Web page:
MDG 5: Improve maternal health
- The maternal mortality ratio in developing nations is 14 times higher than in the developed nations.
- Just 50 percent of pregnant women in developing countries can receive the recommended minimum of 4 antenatal care visits
- In rural areas, 44 percent of births are done in the absence of skilled health personnel, compared with 13 percent in urban areas.
MDG 6: Combat HIV/AIDS, malaria and other diseases
An estimated 36 percent of the 31.5 million people living with HIV in developing nations were said to be receiving ART in 2013.
MDG 7: Ensure environmental sustainability
- Close to 5.2 million hectares of forest cover were lost in 2010.
- Climate change and environmental degradation undercut progress achieved
- Global emissions of carbon dioxide have increased by more than 50 percent since 1990. The surge in greenhouse gas emissions has impacted climate change with regard to weather extremes, altered ecosystems, and risks to society, which remain urgent and critical challenges for the universal community.
- The overexploitation of marine fish stocks resulted in the decline in the percentage of stocks within the safe biological limits – from 90 to 71 percent between 1974 and 2011. Generally, all species are declining in numbers and distribution, increasing the risk of extinction.
- Water shortage affects 40 percent of the global population and is projected to increase.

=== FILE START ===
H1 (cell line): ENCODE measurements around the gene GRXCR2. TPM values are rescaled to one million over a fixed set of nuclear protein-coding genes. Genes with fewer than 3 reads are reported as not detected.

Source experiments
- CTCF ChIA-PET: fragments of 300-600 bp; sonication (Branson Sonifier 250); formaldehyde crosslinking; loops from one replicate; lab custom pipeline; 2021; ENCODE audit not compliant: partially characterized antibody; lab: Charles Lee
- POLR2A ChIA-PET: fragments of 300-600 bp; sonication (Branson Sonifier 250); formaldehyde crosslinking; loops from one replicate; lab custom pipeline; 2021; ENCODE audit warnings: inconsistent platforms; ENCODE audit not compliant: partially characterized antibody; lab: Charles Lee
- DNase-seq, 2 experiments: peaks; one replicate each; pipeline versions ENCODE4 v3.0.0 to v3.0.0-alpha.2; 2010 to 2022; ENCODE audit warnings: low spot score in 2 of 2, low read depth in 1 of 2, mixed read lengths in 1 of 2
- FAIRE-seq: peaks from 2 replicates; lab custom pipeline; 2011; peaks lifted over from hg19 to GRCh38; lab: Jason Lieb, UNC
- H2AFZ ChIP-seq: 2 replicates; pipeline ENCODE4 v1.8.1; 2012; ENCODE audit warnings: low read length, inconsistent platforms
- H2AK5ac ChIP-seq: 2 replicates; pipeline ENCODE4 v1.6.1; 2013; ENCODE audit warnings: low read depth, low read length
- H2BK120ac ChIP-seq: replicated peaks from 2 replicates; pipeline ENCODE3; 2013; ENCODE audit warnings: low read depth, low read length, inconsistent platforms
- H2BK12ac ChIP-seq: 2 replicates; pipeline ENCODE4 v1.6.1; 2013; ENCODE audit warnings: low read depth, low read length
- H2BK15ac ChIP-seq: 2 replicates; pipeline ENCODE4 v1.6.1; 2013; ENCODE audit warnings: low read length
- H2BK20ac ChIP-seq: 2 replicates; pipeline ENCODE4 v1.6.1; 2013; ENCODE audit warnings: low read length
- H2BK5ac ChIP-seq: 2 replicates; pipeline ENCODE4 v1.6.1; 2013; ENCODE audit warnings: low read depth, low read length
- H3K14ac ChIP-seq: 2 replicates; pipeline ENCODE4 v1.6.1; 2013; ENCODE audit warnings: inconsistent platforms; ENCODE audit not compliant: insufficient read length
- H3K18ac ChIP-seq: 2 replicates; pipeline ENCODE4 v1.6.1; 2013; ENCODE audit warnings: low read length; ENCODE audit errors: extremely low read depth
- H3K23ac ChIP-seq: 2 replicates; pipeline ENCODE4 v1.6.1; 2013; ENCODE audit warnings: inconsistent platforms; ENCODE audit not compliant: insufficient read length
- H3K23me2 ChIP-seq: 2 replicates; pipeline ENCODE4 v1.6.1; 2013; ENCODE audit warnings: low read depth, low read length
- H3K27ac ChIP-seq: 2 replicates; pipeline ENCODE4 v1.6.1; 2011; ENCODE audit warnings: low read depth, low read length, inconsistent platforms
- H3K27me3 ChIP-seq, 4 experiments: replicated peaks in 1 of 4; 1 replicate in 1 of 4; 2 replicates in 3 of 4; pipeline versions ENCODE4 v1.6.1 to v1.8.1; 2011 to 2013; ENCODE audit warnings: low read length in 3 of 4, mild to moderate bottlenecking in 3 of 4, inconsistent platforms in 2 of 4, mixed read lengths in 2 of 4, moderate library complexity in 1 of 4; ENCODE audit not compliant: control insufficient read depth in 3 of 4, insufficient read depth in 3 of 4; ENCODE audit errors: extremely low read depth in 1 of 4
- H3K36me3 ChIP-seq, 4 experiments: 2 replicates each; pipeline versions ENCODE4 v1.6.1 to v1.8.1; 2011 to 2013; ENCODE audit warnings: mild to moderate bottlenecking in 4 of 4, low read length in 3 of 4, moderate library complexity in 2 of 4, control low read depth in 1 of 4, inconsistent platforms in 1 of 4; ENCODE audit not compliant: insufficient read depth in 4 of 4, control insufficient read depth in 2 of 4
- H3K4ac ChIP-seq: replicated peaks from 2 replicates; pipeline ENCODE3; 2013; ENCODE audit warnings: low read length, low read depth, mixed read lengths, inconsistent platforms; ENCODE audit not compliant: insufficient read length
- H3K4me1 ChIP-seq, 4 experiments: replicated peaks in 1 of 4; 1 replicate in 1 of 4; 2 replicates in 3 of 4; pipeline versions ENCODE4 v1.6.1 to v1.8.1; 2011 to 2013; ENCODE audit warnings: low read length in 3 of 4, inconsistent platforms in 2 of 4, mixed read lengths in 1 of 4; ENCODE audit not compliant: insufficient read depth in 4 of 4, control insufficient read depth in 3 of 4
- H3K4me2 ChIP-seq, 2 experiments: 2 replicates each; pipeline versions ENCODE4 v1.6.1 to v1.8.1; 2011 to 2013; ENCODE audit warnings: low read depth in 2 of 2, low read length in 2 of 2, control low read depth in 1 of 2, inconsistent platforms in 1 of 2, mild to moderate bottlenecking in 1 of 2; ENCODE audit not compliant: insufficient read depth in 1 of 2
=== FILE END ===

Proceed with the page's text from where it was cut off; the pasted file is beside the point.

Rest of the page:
- Nearly 50 percent of global workers continue to work in vulnerable conditions, and rarely get to enjoy the fruits associated with decent work.
- In 2015, an estimated 2.4 billion people (One in three) use unimproved sanitation facilities, including 946 million people still practising open defecation.
- In 2015, 880 million people are estimated to be living in slum-like conditions in the developing region’s cities.
- About 84 percent of the rural population has access to improved drinking water sources compared to 96 percent of the urban dwellers.
- About half of the people living in rural areas have access to improved sanitation facilities, compared to 82 percent of people in urban areas.
MDG 8: Develop a global partnership for development
- Conflict remains the greatest threat to human development.
- By 2015, conflicts had forced nearly 60 million people to leave their homes – the highest number recorded since the Second World War
- Every day, about 42,000 people are forcibly displaced and compelled to seek protection due to conflicts, which is nearly 4 times the number in 2010 (11,000).
- 50 percent of the global refugee population is made up of children, which has constituted to the increase in number of out-of-school children from 30 percent to 36 percent between 1999 and 2012.
The MDG targets have led to many successes, though the poorest and most vulnerable people are being left behind. As such, targeted efforts will be critical to reaching these disadvantaged people.